The moral of this short and relatively simple discussion:

Do the best you can to control the stuff that you CAN control in your aquariums, and do the best you can to find out why something that was beyond your control failed. 

And by the same token, it's always great to figure out why you're having that spectacular success! And usually, a lot more obvious, too! And fun!

Today's absurdly simple thought.

Stay curious. Stay diligent. Stay engaged. Stay obsessed...

And Stay Wet.

 

Scott Fellman

Tannin Aquatics 

February 22, 2019

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Interesting clues....amazing possibilities.

When I describe our little hobby niche to other hobbyists who have different areas of interest, it's interesting that I'm usually met with looks of disbelief, and the occasional inquiry as to why we do what we do with our aquariums.

I totally get it, too.

I mean, to the unindoctrinated, it does seem a bit odd that we take a "perfectly clean" aquarium and throw in a large amount of leaves and seed pods and stuff to...decompose on the bottom! This sort of goes against the grain of mainstream aquarium thinking!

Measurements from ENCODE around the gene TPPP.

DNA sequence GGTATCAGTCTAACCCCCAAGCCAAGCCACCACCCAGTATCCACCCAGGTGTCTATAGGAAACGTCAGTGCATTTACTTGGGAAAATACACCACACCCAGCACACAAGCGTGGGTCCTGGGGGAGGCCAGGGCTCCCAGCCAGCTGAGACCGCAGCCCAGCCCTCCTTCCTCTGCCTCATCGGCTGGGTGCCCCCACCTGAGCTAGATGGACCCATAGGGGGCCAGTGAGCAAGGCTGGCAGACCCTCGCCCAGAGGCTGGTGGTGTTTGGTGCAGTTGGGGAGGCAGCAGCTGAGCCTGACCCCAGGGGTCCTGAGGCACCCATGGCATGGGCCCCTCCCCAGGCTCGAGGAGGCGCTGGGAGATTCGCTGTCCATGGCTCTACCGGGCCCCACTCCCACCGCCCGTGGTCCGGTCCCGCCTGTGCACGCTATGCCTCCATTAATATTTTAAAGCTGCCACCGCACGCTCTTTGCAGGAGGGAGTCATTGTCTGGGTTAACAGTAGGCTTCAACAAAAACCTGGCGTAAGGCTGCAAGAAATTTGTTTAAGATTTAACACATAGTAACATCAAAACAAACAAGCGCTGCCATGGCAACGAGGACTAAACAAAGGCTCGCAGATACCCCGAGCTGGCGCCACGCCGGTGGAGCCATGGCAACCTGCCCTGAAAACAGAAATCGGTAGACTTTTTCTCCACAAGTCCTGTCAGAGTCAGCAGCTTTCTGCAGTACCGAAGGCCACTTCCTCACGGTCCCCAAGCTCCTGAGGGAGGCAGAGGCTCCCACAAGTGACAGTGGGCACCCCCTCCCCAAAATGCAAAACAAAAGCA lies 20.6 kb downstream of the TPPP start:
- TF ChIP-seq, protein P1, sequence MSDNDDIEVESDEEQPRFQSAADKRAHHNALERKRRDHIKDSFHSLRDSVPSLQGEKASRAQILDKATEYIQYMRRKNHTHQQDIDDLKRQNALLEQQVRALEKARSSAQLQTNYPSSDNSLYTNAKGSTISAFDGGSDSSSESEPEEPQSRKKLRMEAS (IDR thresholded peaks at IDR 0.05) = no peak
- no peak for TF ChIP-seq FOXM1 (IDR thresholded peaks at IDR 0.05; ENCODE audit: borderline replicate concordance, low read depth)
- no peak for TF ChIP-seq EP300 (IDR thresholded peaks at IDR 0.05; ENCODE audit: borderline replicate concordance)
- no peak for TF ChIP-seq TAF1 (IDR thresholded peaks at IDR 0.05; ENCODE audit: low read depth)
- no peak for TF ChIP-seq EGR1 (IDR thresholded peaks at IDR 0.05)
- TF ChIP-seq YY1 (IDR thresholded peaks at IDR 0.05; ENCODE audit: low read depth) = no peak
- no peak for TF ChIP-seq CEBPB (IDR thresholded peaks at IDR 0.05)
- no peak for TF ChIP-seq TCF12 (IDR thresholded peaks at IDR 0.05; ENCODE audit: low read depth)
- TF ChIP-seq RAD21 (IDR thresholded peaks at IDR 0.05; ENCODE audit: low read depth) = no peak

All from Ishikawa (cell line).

We do add a lot of biological material to our tanks in the form of leaves and botanicals- and this is perfectly analogous to the process of allochonous inputmaterial imported into an ecosystem from outside of it. Yeah, it's exactly what happens in the tropical streams and rivers that some of us obsess over!

There's been a fair amount of research and speculation by both scientists and hobbyists about the processes which occur when terrestrial materials like leaves and botanical items enter aquatic environments, and most of it is based upon field observations.

As hobbyists, we have a rather unique opportunity to observe firsthand the impact and affects of this material in our own aquariums! I love this aspect of our "practice", as it creates really interesting possibilities to embrace and create more naturally-functioning systems, while possibly even "validating" the field work done by scientists!

It goes without saying that there are implications for both the biology and chemistry of the aquatic habitats when leaves and other botanical materials enter them. Many of these are things that we as hobbyists also observe every day in our aquariums! We see firsthand how leaves and botanical materials impact the life of our fishes and other aquatic organisms in these closed systems.